goes by without the mass singing of 'we all hate Leeds scum'."
Peter Lorimer claims the bitterness came later:
"The rivalry between Leeds United and Manchester United is clearly
no pantomime but it is not the age old conflict that many people
suppose it to be. In the days of Don
Revie, the rivalry scarcely existed. Needless to say, our
games against them were very big occasions but only in the way
that major top flight matches are. I never saw them as a big threat,
despite the Bests, the Laws and the Charltons.
"That title belonged to Liverpool who, for me, were
the danger - the club and squad who we compared ourselves to and
considered the benchmark, alongside ourselves. The early 1970s
were dominated by the battle between Revie and Bill Shankly, the
first time the two clubs were at the top of the tree. Manchester
United had been successful for many years.
"The bitterness between Elland Road and Old Trafford
seemed to develop in the early '80s, a period when I was no longer
on the books at Leeds. I went to Canada for a few years and was
amazed to return home and find that this hatred had developed
to such an extent. If you'd asked me then, I'd never have described
Manchester United as our biggest foes because, in my eyes, they
"I can't say for certain how or why the antipathy
grew but in many parts of the country it has been fashionable
to hate Manchester United. That's what happens when you're successful
as a club, and I remember feeling the same when we were knocking
aside all comers 30-odd years ago.
"It was always evident that we were widely disliked,
especially by the London press ... I think they just resented
that fact that two northern clubs - Leeds and Liverpool - were
picking up the trophies season after season.
"As far as the rivalry between us and Manchester
United goes, it's clearly more deep-rooted than simply a result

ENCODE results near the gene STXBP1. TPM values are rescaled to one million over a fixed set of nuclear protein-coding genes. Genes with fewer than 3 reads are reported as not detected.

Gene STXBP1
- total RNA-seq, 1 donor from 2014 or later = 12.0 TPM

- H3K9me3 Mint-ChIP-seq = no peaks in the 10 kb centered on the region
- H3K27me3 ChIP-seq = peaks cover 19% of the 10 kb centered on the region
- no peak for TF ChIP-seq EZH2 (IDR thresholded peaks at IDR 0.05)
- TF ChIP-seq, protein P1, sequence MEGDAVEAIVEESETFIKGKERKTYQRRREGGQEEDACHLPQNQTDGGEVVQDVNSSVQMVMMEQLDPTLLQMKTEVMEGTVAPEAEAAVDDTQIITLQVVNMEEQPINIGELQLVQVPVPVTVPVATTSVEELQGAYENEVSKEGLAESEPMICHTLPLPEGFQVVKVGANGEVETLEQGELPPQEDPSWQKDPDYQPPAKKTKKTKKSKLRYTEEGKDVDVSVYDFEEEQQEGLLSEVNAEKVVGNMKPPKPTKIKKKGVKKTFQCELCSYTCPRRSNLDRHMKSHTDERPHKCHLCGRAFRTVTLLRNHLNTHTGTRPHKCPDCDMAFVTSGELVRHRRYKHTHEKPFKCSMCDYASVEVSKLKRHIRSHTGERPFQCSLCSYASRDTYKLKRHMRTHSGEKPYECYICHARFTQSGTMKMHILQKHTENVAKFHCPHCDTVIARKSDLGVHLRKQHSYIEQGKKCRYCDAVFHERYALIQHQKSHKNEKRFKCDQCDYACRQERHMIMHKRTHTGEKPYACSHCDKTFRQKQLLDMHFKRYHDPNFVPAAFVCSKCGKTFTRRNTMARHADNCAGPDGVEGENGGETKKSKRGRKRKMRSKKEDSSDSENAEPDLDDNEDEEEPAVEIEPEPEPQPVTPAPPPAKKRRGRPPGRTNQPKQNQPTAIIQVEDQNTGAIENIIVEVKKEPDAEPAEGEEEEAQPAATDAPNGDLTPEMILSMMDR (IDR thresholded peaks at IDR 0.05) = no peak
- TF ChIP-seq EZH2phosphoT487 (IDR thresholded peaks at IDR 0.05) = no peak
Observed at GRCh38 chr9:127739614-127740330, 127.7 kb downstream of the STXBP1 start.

of the fact that they've had a sustained period of success. Geography
must play a part I suppose. But I'll always find it difficult
to understand how we came to this point."
Whites manager Don Revie had a deep and abiding
respect for Matt Busby, the long-serving Old Trafford manager,
seeking out his advice and guidance when he was first appointed
boss at Elland Road.
That didn't prevent Revie feeling a deep and abiding
satisfaction when he snatched Johnny Giles away from Manchester
in 1963 and converted
him into one of the supreme midfield generals of the Sixties
Nine years on from the Giles transfer, Leeds United
enjoyed one of their greatest triumphs ever over the Old Trafford
club, all the more satisfying because it marked the symbolic ending
of the Reds' pursuit of the League
title, something that had earlier looked within their capabilities.
Manchester United, under the management of former
Leicester City boss Frank O'Farrell, had been early pace setters
in the title chase. They topped the table from 9 October until
the first week of January and at one stage enjoyed a five-point
advantage over second place.
By 19 February, when they faced Leeds at Elland
Road, however, their season had gone off the boil. They had not
won in the League since 4 December; their last five matches had
been lost with only two goals scored. They were fifth at kick
off, two points behind second placed Leeds.